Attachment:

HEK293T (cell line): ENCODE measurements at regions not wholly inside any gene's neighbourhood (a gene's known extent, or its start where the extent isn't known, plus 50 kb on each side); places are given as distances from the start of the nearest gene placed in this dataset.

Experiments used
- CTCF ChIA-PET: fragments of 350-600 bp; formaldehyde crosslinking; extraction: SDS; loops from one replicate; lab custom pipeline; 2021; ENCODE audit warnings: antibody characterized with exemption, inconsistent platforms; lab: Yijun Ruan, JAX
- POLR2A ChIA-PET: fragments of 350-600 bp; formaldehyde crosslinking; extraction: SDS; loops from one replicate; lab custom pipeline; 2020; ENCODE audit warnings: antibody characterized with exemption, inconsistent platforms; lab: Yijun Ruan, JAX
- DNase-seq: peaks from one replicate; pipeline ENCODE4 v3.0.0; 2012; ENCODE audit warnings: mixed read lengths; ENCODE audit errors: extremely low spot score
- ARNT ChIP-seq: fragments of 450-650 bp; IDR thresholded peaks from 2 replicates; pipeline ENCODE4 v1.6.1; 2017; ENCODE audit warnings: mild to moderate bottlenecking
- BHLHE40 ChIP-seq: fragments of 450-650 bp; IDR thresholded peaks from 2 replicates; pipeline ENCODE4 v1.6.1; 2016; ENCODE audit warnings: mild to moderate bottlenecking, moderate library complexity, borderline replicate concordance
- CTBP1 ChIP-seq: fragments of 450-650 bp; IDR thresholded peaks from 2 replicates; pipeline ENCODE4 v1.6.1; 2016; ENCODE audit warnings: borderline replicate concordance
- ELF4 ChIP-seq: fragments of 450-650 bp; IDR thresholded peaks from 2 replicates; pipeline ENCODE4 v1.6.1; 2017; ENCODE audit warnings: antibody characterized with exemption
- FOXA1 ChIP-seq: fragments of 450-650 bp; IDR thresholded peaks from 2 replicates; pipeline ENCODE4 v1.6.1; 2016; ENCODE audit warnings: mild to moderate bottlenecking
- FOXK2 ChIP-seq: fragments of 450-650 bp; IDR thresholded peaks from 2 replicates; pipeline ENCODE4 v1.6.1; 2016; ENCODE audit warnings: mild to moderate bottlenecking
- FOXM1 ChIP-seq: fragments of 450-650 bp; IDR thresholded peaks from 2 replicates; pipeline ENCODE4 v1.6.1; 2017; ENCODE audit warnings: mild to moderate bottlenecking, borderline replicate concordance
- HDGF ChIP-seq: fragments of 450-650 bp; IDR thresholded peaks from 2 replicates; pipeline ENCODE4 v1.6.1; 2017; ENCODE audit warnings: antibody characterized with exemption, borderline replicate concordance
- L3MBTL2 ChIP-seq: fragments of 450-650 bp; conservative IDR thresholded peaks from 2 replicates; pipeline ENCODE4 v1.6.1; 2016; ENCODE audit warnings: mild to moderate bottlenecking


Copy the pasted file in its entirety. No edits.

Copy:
HEK293T (cell line): ENCODE measurements at regions not wholly inside any gene's neighbourhood (a gene's known extent, or its start where the extent isn't known, plus 50 kb on each side); places are given as distances from the start of the nearest gene placed in this dataset.

Experiments used
- CTCF ChIA-PET: fragments of 350-600 bp; formaldehyde crosslinking; extraction: SDS; loops from one replicate; lab custom pipeline; 2021; ENCODE audit warnings: antibody characterized with exemption, inconsistent platforms; lab: Yijun Ruan, JAX
- POLR2A ChIA-PET: fragments of 350-600 bp; formaldehyde crosslinking; extraction: SDS; loops from one replicate; lab custom pipeline; 2020; ENCODE audit warnings: antibody characterized with exemption, inconsistent platforms; lab: Yijun Ruan, JAX
- DNase-seq: peaks from one replicate; pipeline ENCODE4 v3.0.0; 2012; ENCODE audit warnings: mixed read lengths; ENCODE audit errors: extremely low spot score
- ARNT ChIP-seq: fragments of 450-650 bp; IDR thresholded peaks from 2 replicates; pipeline ENCODE4 v1.6.1; 2017; ENCODE audit warnings: mild to moderate bottlenecking
- BHLHE40 ChIP-seq: fragments of 450-650 bp; IDR thresholded peaks from 2 replicates; pipeline ENCODE4 v1.6.1; 2016; ENCODE audit warnings: mild to moderate bottlenecking, moderate library complexity, borderline replicate concordance
- CTBP1 ChIP-seq: fragments of 450-650 bp; IDR thresholded peaks from 2 replicates; pipeline ENCODE4 v1.6.1; 2016; ENCODE audit warnings: borderline replicate concordance
- ELF4 ChIP-seq: fragments of 450-650 bp; IDR thresholded peaks from 2 replicates; pipeline ENCODE4 v1.6.1; 2017; ENCODE audit warnings: antibody characterized with exemption
- FOXA1 ChIP-seq: fragments of 450-650 bp; IDR thresholded peaks from 2 replicates; pipeline ENCODE4 v1.6.1; 2016; ENCODE audit warnings: mild to moderate bottlenecking
- FOXK2 ChIP-seq: fragments of 450-650 bp; IDR thresholded peaks from 2 replicates; pipeline ENCODE4 v1.6.1; 2016; ENCODE audit warnings: mild to moderate bottlenecking
- FOXM1 ChIP-seq: fragments of 450-650 bp; IDR thresholded peaks from 2 replicates; pipeline ENCODE4 v1.6.1; 2017; ENCODE audit warnings: mild to moderate bottlenecking, borderline replicate concordance
- HDGF ChIP-seq: fragments of 450-650 bp; IDR thresholded peaks from 2 replicates; pipeline ENCODE4 v1.6.1; 2017; ENCODE audit warnings: antibody characterized with exemption, borderline replicate concordance
- L3MBTL2 ChIP-seq: fragments of 450-650 bp; conservative IDR thresholded peaks from 2 replicates; pipeline ENCODE4 v1.6.1; 2016; ENCODE audit warnings: mild to moderate bottlenecking